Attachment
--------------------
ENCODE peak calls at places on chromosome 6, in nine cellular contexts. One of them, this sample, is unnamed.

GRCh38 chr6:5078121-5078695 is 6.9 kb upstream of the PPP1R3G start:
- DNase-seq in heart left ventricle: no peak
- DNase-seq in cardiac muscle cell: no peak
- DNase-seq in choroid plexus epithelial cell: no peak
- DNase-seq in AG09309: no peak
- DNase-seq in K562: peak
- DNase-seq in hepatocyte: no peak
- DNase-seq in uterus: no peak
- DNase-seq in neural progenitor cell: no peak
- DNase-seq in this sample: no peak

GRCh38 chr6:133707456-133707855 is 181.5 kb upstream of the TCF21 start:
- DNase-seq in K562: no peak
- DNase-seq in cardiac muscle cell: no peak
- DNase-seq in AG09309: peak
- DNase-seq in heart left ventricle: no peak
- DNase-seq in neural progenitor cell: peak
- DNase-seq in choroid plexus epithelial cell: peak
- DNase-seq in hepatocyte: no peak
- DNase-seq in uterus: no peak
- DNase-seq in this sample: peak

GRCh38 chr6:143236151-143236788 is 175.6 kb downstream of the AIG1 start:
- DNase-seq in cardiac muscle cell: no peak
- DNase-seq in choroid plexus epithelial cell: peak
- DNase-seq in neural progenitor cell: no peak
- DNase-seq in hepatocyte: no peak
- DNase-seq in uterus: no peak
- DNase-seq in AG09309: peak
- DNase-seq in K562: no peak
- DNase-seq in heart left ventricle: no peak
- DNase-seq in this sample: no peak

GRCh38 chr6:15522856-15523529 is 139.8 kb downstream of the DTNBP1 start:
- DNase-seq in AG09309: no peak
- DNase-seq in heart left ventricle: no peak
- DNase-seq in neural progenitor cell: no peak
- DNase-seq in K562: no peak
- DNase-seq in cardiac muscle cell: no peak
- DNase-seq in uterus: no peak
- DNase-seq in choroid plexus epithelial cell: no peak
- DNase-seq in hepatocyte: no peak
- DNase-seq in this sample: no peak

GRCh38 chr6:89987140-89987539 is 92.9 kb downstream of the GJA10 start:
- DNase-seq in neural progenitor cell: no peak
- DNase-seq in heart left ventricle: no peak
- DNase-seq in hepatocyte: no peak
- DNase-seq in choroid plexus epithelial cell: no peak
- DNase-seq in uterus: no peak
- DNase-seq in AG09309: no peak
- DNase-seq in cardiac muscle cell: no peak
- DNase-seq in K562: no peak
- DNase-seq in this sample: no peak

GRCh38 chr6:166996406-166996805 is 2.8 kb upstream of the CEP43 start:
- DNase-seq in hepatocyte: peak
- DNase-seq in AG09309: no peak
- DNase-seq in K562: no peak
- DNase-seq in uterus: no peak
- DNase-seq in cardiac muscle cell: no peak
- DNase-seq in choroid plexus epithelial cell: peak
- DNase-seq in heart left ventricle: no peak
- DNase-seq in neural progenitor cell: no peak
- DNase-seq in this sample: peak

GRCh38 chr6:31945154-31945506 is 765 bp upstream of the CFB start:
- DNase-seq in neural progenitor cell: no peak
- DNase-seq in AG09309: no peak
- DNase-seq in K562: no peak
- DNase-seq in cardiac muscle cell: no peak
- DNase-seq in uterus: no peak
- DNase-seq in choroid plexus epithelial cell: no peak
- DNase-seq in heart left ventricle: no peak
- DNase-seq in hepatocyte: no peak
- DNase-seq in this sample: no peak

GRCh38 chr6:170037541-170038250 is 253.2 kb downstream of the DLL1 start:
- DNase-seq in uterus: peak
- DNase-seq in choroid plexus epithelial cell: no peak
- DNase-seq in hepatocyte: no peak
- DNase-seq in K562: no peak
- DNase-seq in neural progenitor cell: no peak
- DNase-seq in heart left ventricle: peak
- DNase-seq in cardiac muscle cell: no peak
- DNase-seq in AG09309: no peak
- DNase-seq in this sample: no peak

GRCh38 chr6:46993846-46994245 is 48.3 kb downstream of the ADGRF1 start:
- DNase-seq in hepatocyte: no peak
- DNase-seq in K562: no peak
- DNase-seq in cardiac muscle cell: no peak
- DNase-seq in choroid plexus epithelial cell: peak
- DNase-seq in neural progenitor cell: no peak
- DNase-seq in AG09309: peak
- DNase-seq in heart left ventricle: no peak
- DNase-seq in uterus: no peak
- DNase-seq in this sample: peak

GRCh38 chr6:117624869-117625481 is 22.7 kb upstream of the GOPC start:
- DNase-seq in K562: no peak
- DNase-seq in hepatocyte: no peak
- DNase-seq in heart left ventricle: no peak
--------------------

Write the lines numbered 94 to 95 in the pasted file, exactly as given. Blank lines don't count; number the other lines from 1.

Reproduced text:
- DNase-seq in hepatocyte: no peak
- DNase-seq in heart left ventricle: no peak